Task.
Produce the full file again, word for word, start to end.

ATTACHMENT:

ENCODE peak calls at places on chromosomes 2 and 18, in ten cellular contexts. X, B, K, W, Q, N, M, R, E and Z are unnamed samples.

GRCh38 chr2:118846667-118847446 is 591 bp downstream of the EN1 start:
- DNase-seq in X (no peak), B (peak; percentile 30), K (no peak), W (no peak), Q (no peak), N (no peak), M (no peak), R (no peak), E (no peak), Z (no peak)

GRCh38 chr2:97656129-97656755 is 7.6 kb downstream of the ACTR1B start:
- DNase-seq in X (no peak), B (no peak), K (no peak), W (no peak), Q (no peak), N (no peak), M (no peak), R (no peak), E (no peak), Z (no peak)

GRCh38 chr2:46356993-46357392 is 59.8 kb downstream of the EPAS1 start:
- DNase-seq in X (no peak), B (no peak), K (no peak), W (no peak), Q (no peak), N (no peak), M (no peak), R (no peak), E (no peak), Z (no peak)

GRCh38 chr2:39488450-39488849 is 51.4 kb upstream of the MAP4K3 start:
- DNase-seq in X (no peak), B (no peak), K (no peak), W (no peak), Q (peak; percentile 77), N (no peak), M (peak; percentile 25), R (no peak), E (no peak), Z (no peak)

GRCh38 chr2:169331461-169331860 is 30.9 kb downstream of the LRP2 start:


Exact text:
ENCODE peak calls at places on chromosomes 2 and 18, in ten cellular contexts. X, B, K, W, Q, N, M, R, E and Z are unnamed samples.

GRCh38 chr2:118846667-118847446 is 591 bp downstream of the EN1 start:
- DNase-seq in X (no peak), B (peak; percentile 30), K (no peak), W (no peak), Q (no peak), N (no peak), M (no peak), R (no peak), E (no peak), Z (no peak)

GRCh38 chr2:97656129-97656755 is 7.6 kb downstream of the ACTR1B start:
- DNase-seq in X (no peak), B (no peak), K (no peak), W (no peak), Q (no peak), N (no peak), M (no peak), R (no peak), E (no peak), Z (no peak)

GRCh38 chr2:46356993-46357392 is 59.8 kb downstream of the EPAS1 start:
- DNase-seq in X (no peak), B (no peak), K (no peak), W (no peak), Q (no peak), N (no peak), M (no peak), R (no peak), E (no peak), Z (no peak)

GRCh38 chr2:39488450-39488849 is 51.4 kb upstream of the MAP4K3 start:
- DNase-seq in X (no peak), B (no peak), K (no peak), W (no peak), Q (peak; percentile 77), N (no peak), M (peak; percentile 25), R (no peak), E (no peak), Z (no peak)

GRCh38 chr2:169331461-169331860 is 30.9 kb downstream of the LRP2 start: